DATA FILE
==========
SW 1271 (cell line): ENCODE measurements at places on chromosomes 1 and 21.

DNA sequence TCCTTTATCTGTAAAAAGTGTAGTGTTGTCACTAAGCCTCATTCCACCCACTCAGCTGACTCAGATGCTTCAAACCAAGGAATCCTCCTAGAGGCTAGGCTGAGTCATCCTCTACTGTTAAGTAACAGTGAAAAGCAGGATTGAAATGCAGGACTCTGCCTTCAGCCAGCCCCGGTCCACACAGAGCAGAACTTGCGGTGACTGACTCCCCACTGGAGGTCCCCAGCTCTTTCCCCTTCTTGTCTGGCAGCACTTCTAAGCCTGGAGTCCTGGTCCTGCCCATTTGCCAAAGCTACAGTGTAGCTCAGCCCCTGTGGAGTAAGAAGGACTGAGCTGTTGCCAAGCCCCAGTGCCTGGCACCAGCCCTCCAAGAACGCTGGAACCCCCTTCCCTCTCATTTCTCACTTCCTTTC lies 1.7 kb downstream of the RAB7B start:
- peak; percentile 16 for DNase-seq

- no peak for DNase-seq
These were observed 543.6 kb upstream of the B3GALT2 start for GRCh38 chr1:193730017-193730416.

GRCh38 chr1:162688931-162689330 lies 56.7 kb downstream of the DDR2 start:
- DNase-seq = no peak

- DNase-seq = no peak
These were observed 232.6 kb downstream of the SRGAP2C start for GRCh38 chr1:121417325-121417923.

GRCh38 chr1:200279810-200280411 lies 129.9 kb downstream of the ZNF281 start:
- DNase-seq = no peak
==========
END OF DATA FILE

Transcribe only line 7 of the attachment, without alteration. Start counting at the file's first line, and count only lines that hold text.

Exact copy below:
- DNase-seq = no peak